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Houghton, Dorothy Deemer
(March 11, 1890–March 15, 1972)

–Iowa women's club leader and public official—rose through the ranks of the early-20thcentury women's club movement to become president of the National Federation of Women's Clubs, a position of national prominence that led to service as cochairperson of Citizens for Eisenhower and subsequent appointments within the United Nations and as vice president of the Electoral College.

    Dorothy Deemer was born in Red Oak, Iowa, the second and only surviving child of Horace E. Deemer and Jeanette (Gibson) Deemer. Her father was a prominent attorney who served for more than 20 years on the Iowa Supreme Court. As a child, Houghton lived in Red Oak and Des Moines. Through her father, she was introduced to many leading political and cultural figures of the day, including Robert M. La Follette and William Jennings Bryan. Houghton was unusually close to her father, and he in turn imbued his only child with a strong sense of civic-mindedness, commitment to public service, and self-confidence.

    After graduating from Red Oak High School, Houghton, at her father's insistence, enrolled at Wellesley College. Although initially self-conscious, Houghton soon warmed to the Wellesley atmosphere, became outgoing, and briefly considered a career as an actress.

    Following graduation from Wellesley in 1912, Deemer married Hiram Houghton, whose family owned and operated a bank in Red Oak. The Houghtons had four children: Horace Deemer, Cole, Hiram Clark, and Joan. Houghton found that her new life as a homemaker and mother lacked the intellectual stimulation she craved. Her husband suggested that she become involved in the local women's club. Within the club, Houghton found her niche. A gifted organizer, Houghton became a leader, first locally and then on a statewide level within the women's club movement, championing such causes as libraries, paved streets and roads, improved educational facilities, and conservation. In 1938 she became the president of the Iowa Federation of Women's Clubs.

    Presumably because of her visibility in club work and also due to her father's political connections, Houghton was appointed to the State Board of Education (later the Board of Regents) in 1939. She later served on the Board of Curators of the State Historical Society of Iowa, an institution in which her father had been active.

    In 1950 Houghton was elected to the presidency of the General Federation of Women's Clubs and took up residence at the club's headquarters in Washington, D.C. As president, Houghton championed an internationalist approach, urging clubwomen to support the United Nations and the Marshall Plan. She worked 16-hour days and kept a staff of three secretaries busy with her correspondence.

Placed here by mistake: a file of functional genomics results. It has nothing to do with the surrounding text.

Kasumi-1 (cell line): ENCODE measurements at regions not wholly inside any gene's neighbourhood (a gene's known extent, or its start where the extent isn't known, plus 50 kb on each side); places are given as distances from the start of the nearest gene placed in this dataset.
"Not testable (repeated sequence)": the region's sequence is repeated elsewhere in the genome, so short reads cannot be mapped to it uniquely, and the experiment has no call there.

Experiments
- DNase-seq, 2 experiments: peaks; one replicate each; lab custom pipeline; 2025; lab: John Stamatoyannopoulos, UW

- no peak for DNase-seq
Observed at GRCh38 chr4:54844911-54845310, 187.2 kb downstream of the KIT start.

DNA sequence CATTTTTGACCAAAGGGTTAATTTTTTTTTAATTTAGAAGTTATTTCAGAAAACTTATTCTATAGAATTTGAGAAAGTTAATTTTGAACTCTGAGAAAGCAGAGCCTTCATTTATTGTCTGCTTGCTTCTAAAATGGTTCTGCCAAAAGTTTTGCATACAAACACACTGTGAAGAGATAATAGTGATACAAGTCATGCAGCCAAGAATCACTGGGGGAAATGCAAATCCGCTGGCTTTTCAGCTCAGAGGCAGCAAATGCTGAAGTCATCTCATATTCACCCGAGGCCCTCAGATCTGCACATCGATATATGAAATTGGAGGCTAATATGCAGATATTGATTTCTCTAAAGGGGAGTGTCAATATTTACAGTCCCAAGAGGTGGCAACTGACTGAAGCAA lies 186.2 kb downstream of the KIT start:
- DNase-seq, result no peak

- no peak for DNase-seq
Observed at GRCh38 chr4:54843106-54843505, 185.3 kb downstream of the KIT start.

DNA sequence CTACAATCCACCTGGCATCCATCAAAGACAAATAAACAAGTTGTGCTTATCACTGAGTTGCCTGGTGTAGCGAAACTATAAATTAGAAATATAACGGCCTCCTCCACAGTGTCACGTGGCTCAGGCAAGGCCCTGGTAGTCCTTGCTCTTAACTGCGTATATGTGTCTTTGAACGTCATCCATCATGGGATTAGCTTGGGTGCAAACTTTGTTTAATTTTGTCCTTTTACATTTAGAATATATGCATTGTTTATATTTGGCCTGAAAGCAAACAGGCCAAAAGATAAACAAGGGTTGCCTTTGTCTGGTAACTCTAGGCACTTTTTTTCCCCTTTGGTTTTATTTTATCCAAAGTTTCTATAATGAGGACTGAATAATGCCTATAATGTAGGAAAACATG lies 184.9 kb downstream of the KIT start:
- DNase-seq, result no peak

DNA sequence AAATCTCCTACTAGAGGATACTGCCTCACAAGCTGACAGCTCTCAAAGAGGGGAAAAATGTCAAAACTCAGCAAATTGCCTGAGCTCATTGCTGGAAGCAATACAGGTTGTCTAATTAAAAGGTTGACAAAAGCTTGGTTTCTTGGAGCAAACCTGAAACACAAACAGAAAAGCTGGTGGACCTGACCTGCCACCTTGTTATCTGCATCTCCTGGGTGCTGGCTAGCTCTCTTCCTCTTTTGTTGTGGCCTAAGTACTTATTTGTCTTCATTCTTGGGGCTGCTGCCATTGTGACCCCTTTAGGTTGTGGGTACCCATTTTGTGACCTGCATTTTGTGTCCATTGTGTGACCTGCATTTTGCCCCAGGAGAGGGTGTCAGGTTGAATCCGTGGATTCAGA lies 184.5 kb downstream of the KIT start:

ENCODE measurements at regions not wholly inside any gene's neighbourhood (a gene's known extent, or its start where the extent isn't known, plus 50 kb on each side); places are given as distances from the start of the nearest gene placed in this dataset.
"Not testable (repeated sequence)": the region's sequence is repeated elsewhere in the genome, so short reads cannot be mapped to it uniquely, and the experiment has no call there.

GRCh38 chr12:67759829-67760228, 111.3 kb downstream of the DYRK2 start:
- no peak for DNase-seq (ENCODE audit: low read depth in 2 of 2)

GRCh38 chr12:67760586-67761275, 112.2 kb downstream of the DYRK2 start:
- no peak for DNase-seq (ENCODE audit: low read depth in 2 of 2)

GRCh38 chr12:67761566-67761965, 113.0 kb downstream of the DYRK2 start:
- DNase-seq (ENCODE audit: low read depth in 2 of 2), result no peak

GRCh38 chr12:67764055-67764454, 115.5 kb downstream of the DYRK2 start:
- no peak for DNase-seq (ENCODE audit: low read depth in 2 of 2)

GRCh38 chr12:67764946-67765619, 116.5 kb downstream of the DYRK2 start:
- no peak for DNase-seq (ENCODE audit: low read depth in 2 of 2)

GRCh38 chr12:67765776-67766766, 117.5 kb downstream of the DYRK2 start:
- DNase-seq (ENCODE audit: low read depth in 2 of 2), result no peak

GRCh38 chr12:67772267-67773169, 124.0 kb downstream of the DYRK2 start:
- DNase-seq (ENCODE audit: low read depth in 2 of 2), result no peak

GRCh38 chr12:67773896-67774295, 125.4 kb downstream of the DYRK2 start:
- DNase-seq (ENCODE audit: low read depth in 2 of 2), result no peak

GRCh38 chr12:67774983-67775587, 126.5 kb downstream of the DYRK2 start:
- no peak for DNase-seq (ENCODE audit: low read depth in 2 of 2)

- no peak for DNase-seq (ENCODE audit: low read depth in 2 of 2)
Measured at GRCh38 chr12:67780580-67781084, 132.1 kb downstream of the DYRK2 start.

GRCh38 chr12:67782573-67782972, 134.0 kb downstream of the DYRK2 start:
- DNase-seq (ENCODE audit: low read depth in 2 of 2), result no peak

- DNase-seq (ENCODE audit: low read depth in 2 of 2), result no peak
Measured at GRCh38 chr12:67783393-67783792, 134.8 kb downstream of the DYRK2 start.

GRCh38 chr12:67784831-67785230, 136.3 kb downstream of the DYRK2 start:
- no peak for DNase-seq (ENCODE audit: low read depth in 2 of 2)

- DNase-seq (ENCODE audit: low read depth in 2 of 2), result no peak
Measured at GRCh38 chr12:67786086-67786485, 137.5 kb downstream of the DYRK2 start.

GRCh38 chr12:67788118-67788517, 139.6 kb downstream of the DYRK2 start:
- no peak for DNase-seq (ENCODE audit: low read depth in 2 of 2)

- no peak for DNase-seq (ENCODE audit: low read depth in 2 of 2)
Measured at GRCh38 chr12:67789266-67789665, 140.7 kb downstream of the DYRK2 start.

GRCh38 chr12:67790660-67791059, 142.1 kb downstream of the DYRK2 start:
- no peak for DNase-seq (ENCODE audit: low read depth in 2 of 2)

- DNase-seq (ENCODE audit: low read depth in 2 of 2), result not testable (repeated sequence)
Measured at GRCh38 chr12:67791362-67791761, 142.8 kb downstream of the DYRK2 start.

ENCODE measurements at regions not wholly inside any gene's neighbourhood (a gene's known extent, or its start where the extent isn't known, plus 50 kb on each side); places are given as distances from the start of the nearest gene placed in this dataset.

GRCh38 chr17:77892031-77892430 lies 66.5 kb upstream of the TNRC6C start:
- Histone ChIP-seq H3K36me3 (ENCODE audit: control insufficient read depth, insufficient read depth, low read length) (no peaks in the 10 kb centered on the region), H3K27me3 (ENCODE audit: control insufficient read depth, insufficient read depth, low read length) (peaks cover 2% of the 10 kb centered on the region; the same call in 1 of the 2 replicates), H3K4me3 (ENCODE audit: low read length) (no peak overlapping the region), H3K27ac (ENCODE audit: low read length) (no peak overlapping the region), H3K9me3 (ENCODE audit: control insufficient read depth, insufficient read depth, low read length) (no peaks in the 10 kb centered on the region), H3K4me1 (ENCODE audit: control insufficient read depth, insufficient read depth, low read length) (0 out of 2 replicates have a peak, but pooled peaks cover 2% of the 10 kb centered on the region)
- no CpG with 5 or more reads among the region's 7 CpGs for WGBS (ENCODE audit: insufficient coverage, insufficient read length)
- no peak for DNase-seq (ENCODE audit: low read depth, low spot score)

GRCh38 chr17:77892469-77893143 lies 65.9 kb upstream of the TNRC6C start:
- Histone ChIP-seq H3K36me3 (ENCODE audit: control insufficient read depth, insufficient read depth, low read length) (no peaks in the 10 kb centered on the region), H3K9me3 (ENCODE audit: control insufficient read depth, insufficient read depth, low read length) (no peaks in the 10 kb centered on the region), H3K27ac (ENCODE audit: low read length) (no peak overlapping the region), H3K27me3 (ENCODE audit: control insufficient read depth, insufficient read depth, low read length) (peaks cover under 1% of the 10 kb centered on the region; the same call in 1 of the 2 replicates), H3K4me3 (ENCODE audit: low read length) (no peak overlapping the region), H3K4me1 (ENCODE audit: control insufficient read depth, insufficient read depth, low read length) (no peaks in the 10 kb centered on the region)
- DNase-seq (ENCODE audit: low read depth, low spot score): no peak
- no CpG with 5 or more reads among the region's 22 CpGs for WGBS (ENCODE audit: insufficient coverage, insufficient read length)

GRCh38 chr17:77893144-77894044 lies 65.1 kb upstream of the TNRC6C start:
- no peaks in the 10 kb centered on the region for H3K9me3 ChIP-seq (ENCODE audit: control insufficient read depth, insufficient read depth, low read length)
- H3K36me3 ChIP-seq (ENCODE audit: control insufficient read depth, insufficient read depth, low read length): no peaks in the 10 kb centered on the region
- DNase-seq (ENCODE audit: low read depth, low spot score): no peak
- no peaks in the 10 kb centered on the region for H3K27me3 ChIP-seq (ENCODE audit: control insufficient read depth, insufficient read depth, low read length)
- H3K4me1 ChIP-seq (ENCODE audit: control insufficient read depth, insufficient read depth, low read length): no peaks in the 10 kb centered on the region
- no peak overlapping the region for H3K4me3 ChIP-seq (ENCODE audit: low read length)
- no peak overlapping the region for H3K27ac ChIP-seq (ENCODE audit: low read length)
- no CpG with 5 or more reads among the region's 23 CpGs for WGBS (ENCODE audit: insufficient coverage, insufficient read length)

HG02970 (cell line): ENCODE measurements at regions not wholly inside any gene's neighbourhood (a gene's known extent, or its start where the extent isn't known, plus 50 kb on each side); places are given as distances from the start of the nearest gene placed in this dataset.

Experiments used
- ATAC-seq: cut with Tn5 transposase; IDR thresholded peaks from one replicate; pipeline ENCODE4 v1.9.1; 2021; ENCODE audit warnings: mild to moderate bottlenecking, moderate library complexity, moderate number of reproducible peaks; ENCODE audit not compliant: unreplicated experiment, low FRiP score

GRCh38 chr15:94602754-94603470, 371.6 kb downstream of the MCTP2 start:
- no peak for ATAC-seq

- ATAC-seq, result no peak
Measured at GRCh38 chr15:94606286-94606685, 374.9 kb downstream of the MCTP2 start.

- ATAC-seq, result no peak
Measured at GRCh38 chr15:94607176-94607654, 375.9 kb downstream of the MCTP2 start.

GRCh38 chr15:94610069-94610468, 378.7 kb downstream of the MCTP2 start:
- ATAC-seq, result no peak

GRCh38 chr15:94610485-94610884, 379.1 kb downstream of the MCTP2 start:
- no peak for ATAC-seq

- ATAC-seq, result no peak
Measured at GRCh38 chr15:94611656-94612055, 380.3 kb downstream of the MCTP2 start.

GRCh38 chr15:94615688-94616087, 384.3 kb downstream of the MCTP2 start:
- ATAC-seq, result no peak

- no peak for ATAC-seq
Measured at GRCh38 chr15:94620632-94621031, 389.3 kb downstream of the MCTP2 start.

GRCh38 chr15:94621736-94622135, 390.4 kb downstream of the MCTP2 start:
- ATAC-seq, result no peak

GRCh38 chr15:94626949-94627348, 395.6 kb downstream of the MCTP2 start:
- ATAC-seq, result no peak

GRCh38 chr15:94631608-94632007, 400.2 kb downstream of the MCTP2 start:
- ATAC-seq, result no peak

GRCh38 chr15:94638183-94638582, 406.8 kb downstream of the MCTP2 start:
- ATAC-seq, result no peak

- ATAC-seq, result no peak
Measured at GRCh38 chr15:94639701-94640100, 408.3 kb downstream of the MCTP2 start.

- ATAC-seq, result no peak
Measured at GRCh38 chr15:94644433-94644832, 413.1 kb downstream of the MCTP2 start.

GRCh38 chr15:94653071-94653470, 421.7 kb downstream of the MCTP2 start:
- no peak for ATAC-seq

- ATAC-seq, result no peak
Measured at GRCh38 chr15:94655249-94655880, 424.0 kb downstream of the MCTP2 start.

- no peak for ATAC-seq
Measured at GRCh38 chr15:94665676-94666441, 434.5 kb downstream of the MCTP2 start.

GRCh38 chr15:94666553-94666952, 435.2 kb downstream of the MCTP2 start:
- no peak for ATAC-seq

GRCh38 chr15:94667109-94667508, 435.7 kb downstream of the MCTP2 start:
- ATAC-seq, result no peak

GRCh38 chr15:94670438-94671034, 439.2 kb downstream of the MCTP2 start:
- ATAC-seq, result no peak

During the early 1950s, Houghton promoted Dwight Eisenhower's candidacy for the presidency, campaigning for the former general in 11 states. Although initially considered by Eisenhower for the post of ambassador to The Netherlands, Houghton was appointed assistant director for Mutual Security for Refugees and Migration. In that post, Houghton served as a goodwill ambassador, visiting and overseeing areas with refugee sit uations. Upon her retirement in 1956, Houghton received the Nansen Medal in 1957, given by the United Nations in honor of refugee work. Houghton was the second woman to receive the award; the first, Eleanor Roosevelt, was present to congratulate her. During that same year, Houghton served as national cochair of Citizens to Reelect Eisenhower and also served as vice president of the Electoral College.

    Houghton retired to the family home in Red Oak. During the years of her retirement, she continued to serve on a host of committees and to travel. Following the death of her husband in 1957, she moved to Iowa City, where she lived near her youngest son and participated in the cultural activities of the university city. During retirement, she authored a memoir, Reflections. In declining health, Houghton moved to a care facility in Red Oak, where she died at age 82. She was buried in Red Oak.
Sources The principal sources for Houghton are 10 boxes of her personal papers housed at the State Historical Society of Iowa, Iowa City, and her memoir, Reflections (1968). See also Peter Hoehnle, "Iowa Clubwomen Rise to the World Stage: Dorothy Houghton and Ruth Sayre," Iowa Heritage Illustrated 83 (2002), 30–46.
Contributor: Peter Hoehnle